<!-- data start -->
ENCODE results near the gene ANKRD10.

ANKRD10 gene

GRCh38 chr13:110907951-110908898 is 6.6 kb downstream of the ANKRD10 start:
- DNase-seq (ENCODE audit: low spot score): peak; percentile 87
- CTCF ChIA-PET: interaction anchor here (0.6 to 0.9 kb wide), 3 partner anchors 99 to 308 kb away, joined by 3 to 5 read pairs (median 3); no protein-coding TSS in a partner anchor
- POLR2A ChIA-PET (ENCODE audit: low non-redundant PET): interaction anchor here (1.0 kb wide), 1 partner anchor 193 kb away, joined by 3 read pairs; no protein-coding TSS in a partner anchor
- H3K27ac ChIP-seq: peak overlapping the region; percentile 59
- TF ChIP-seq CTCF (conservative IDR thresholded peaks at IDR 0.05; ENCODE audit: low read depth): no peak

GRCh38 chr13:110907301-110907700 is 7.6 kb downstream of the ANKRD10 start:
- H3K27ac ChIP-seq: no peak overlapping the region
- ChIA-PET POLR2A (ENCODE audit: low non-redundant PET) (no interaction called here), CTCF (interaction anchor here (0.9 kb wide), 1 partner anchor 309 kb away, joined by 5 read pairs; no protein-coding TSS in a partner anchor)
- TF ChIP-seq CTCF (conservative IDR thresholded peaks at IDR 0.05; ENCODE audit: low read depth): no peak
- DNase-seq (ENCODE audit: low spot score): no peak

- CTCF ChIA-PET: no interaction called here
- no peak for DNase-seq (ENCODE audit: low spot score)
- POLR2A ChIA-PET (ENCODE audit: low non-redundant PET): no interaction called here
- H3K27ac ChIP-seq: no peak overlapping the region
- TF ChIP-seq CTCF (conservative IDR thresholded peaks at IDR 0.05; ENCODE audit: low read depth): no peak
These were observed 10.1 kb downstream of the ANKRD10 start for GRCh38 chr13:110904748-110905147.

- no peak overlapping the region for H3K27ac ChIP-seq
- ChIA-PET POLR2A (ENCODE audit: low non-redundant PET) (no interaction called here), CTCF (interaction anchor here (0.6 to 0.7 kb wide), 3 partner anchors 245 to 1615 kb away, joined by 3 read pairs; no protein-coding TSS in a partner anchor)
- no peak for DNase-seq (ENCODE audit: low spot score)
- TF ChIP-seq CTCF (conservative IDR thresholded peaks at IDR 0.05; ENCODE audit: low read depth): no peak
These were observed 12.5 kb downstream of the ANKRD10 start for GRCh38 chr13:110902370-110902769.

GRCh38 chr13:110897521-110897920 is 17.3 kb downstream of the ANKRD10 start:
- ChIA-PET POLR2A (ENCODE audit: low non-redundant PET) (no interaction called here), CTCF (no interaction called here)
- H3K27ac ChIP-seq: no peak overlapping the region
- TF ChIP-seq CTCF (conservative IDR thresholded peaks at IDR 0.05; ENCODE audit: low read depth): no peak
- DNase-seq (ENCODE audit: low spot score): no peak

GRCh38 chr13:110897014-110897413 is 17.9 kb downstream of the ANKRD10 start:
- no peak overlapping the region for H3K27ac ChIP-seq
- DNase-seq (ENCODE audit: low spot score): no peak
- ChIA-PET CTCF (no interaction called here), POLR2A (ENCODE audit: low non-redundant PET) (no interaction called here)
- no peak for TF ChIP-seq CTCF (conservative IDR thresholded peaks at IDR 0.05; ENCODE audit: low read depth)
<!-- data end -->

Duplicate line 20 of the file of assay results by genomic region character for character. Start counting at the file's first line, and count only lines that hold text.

- no peak overlapping the region for H3K27ac ChIP-seq